Levy had been illegally photographing his patients and storing those images electronically. The Johns Hopkins Medicine Board of Trustees is also starting its own independent investigation into the matter. On February 18, 2013, Dr.

Levy was found dead in his home. Initial reports indicate that the cause of death was an apparent suicide.

If you or a loved one were one of Dr. Nikita Levy’s numerous former patients, protect your rights by contacting the experienced trial attorneys at Cardaro & Peek, LLC. The trial attorneys at Cardaro & Peek, LLC have decades of experience litigating claims against hospitals and healthcare providers.

Consultation is free and there are no fees or expenses unless there is a recovery. Cardaro & Peek, LLC will invest its own resources and time investigating your claim, and there is no obligation for repayment of expenses unless there is a recovery.

Contact us for a free consultation today at (410) 752-6166.


Beth Moskowicz, Lawsuit ly Against Hopkins Following Accused Doctor’s Suicide, The Maryland Daily Record, Feb. 19, 2013.

Scott Dance & Justin Fenton, Hopkins Patients Stream Forward Over Records, The Baltimore Sun, Feb. 20, 2013.

Press Release, Johns Hopkins Hospital, Statement from Johns Hopkins Medicine on the recent news surrounding Nikita Levy, M.D. (Feb. 18, 2013).


Johns Hopkins hospital sued poor and African American patients, study shows

Sun Safety | Johns Hopkins Medicine

Johns Hopkins hospital in Baltimore, Maryland, filed more than 2,000 lawsuits often against poor and African American patients, and including many of their own neighbors, for unpaid medical bills, a new study has revealed.

The hospital, one of the state’s largest, filed 2,400 lawsuits between 2009 and 2018 that totaled $4.8m in alleged debt from patients, according to a report from the American unions AFL-CIO and National Nurses United and community advocacy group Coalition for a Humane Hopkins. The median unpaid debt that led to a lawsuit was $1,438.

The report took a closer look at suits against patients who live in Baltimore, which made up 46% of the total lawsuits the hospital filed.

The zip codes with the most patients, according to the report, are made up of predominantly African American and low-income patients.

Nine of 10 zip codes with the highest number of patients sued by JHH have poverty rates that are higher than the state average.

JHH has a history of filing thousands of lawsuits for unpaid medical bills.

A 2008 investigative series from the Baltimore Sun revealed that JHH and Johns Hopkins Bayview medical center, another hospital within the Johns Hopkins network, collectively filed 14,000 lawsuits against patients from 2003 to 2008. While the number of lawsuits has since dropped, the report notes that they have started to rise again over the last five years.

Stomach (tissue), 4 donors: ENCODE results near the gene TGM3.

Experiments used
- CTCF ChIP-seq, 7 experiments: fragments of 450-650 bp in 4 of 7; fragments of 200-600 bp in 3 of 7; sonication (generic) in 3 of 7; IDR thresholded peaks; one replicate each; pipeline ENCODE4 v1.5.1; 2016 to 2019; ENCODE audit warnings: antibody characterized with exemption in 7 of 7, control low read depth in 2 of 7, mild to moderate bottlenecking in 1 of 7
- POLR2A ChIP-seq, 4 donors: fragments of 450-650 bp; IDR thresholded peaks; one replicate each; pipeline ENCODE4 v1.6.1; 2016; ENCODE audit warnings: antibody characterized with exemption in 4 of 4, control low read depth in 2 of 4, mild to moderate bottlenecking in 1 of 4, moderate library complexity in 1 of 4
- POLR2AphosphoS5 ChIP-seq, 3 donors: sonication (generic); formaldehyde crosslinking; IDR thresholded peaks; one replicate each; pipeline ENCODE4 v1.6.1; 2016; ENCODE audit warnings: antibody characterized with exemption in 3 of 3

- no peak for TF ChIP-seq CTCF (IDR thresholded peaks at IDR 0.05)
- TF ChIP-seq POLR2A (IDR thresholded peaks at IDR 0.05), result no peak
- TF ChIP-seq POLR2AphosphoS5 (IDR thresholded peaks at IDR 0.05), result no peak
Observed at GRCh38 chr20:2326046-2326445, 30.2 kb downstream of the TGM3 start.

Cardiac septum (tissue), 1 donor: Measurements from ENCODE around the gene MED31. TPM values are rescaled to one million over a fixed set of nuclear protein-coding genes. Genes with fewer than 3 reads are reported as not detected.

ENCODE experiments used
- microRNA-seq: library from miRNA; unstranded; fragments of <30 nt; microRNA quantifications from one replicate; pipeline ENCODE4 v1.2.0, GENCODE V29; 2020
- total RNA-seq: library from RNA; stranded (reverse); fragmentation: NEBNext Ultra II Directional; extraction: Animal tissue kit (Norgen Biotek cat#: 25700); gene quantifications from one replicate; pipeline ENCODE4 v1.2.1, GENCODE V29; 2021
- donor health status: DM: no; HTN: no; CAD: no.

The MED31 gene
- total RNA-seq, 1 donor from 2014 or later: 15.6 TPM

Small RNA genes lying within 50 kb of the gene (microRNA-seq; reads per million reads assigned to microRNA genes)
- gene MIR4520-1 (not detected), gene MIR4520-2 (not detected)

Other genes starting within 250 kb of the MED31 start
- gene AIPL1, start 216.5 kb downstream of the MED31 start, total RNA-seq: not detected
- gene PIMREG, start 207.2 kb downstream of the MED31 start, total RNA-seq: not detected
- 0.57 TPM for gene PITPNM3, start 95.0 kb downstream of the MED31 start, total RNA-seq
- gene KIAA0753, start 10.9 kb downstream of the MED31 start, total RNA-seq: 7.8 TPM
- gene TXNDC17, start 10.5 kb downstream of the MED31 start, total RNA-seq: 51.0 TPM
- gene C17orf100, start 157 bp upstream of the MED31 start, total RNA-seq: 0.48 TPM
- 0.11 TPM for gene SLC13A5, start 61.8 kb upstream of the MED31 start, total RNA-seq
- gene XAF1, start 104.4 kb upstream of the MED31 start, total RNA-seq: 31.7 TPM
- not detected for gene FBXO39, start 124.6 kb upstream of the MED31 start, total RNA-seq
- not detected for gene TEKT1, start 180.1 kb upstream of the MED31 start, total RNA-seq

Johns Hopkins Medicine did not respond to the Guardian’s request for comment.

Not-for-profit hospitals suing their patients has been a long-criticized practice – particularly because these hospitals get tax breaks on federal, state and local levels – but has continued for years in the United States

Lawsuits are filed by hospitals in many places, not just Baltimore. An investigation from ProPublica and NPR found that a single hospital in St Joseph, Missouri, filed 11,000 lawsuits over a four-year period.

Another hospital in Evansville, Indiana, filed 20,000.

Though public investigations have led these hospitals to change their financial assistance policies and forgive the debts of some of their patients, no one tracks how often hospitals sue their patients outside of these investigations.

Medical debt is considered a “low priority debt” by the National Consumer Law Center, below other types of debt unpaid credit card bills or a mortgage because it typically carries low or no interest.

A 2016 study found that one in six Americans have medical debt on their credit reports, worth a collective $81bn.

Measures to prevent hospitals from issuing large, surprise health bills have been introduced to Congress, though gridlock around the Affordable Care Act has largely prevented anything from getting passed. Meanwhile, medical costs continue to rise, with the average American family of four spending about $28,000 for healthcare a year even with insurance.

“,”author”:”Lauren Aratani in New York”,”date_published”:”2019-05-15T18:45:44.000Z”,”lead_image_url”:”″,”dek”:null,”next_page_url”:null,”url”:””,”domain”:””,”excerpt”:”Baltimore hospital filed 2,400 lawsuits often against poor and black patients for unpaid medical bills between 2009 and 2018″,”word_count”:457,”direction”:”ltr”,”total_pages”:1,”rendered_pages”:1}


Protest at Johns Hopkins Hospital targets lawsuits against low-income patients

Sun Safety | Johns Hopkins Medicine

Kelly Gooch – Monday, July 22nd, 2019 Print  | Email

Union leaders and supporters held a weekend rally urging Baltimore-based Johns Hopkins Hospital to stop suing low-income patients over medical debt, according to The Baltimore Sun.

Participants also urged support for nurses' unionization efforts at the July 20 rally.

Overall, hospital officials estimated that at least 150 people protested.